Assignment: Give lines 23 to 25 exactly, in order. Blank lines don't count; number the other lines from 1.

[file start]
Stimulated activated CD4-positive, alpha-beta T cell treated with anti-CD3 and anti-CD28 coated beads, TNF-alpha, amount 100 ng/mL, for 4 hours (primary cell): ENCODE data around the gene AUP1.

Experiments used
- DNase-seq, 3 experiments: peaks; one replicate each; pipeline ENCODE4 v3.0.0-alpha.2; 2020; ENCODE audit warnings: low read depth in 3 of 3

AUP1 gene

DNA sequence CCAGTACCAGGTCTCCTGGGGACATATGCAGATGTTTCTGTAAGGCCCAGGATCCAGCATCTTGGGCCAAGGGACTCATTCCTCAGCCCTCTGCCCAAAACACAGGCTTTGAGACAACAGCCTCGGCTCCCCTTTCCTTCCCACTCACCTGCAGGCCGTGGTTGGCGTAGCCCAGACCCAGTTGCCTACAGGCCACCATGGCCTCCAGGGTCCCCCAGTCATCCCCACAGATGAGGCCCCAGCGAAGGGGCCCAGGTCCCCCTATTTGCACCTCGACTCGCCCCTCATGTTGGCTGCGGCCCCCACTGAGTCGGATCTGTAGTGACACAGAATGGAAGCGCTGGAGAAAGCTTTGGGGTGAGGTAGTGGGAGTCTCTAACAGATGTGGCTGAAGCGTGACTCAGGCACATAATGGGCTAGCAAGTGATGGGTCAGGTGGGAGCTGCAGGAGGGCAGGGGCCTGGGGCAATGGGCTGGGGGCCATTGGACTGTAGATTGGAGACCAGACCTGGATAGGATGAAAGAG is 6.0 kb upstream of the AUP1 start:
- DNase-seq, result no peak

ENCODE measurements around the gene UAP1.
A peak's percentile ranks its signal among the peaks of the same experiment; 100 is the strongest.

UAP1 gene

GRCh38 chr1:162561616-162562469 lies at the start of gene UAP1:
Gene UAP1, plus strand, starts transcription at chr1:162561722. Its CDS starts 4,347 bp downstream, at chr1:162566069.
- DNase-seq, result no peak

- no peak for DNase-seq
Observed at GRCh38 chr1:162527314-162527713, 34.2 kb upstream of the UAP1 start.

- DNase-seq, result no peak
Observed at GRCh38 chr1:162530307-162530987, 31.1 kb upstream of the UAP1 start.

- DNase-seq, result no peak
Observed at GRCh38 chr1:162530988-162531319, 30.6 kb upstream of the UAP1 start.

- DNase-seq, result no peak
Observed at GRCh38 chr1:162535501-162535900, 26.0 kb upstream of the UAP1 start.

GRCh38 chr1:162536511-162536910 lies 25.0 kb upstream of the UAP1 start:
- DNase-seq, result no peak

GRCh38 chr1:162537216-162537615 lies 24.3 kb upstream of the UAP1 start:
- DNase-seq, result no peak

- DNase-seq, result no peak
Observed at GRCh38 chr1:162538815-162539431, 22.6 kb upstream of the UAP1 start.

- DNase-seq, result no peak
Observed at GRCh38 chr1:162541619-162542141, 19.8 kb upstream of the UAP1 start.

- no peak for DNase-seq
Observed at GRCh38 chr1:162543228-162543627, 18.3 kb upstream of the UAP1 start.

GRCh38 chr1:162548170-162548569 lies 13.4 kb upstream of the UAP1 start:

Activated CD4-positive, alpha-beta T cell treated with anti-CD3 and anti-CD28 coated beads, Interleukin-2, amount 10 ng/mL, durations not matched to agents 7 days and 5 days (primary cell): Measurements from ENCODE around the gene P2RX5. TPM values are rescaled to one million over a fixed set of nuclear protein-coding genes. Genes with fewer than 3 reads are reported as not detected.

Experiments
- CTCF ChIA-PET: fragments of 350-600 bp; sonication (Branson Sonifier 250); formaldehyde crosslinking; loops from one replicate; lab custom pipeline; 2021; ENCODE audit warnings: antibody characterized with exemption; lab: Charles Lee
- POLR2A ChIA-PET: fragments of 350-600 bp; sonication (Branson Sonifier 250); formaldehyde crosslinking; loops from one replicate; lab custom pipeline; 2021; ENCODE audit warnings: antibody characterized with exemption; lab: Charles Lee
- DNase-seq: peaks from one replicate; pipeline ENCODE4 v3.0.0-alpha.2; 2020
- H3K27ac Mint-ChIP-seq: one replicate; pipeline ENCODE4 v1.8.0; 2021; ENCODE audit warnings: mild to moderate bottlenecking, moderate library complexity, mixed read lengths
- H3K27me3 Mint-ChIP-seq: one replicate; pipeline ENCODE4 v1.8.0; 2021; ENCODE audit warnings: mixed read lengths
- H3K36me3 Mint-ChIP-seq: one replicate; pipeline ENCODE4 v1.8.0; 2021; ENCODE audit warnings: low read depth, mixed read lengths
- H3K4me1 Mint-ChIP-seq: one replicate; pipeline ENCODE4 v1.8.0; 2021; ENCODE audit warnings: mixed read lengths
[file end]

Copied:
GRCh38 chr1:162537216-162537615 lies 24.3 kb upstream of the UAP1 start:
- DNase-seq, result no peak

- DNase-seq, result no peak